Fractals and Stories

In fractal mathematics, even very small adjustments to variables can have very big consequences for the final result. In a way, the same kind of goes for stories. It’s similar, but not exactly the same.

Last night, while working on the eight scene of my story, I came upon a situation where this became clear to me. My character Toini remembers something that occurred in the past. It’s not explained in the story what happened, but I have the option to pull out some less than subtle implications.

That is, if I want to.

Whether I add these implications or not will not really matter for this story. However, it will matter a whole lot to Toini further down the line, and might matter for her in the new version of the story I’ll write after I’m done with this version.

The bit I’m referring to is only a few paragraphs, and the implications are only coming through in a few words. If I want to, I change or remove these words, and it will change a major part of Toini’s back story in a very significant way. It could potentially make her a very different person.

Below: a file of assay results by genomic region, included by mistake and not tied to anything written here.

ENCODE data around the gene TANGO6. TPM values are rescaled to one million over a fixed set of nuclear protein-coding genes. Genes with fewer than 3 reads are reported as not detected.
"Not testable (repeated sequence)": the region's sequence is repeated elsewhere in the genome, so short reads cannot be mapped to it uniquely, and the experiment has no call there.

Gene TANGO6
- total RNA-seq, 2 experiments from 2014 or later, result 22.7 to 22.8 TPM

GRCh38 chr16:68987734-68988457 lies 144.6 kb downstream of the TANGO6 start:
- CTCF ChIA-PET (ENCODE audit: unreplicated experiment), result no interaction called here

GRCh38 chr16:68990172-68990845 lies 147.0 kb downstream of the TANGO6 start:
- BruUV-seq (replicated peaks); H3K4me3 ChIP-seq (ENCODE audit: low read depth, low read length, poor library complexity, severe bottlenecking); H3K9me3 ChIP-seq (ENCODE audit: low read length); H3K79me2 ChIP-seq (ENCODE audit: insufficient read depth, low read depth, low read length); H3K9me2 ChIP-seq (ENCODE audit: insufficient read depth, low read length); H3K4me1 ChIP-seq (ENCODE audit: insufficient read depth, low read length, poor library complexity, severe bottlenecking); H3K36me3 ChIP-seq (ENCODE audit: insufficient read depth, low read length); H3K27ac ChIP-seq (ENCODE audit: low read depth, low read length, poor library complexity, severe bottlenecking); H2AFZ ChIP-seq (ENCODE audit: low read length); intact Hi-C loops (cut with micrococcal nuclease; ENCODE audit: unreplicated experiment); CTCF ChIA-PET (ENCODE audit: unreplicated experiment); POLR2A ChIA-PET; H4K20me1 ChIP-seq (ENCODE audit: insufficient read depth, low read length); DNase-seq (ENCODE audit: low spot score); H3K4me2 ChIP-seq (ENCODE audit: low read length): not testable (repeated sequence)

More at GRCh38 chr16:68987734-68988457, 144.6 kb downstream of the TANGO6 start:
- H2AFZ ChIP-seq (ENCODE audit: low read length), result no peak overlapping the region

I hadn’t much reflected on this in the past, but it’s kind of fascinating now that I encounter it. With a few words of vague implications I can make some really important changes to my character – which in turn means important changes to future stories involving her.

It’s a little bit scary.

In the end, I decided to go with keeping the implications in and leave them at the worst possible magnitude. It’s going to make my writing more difficult in the future, but I think it will also make the stories better.

I think it might also make the writing easier. The story will flow better, and the characters’ actions might seem more natural and less forced. I’d like to think that’s a good thing.

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Fractals and Stories

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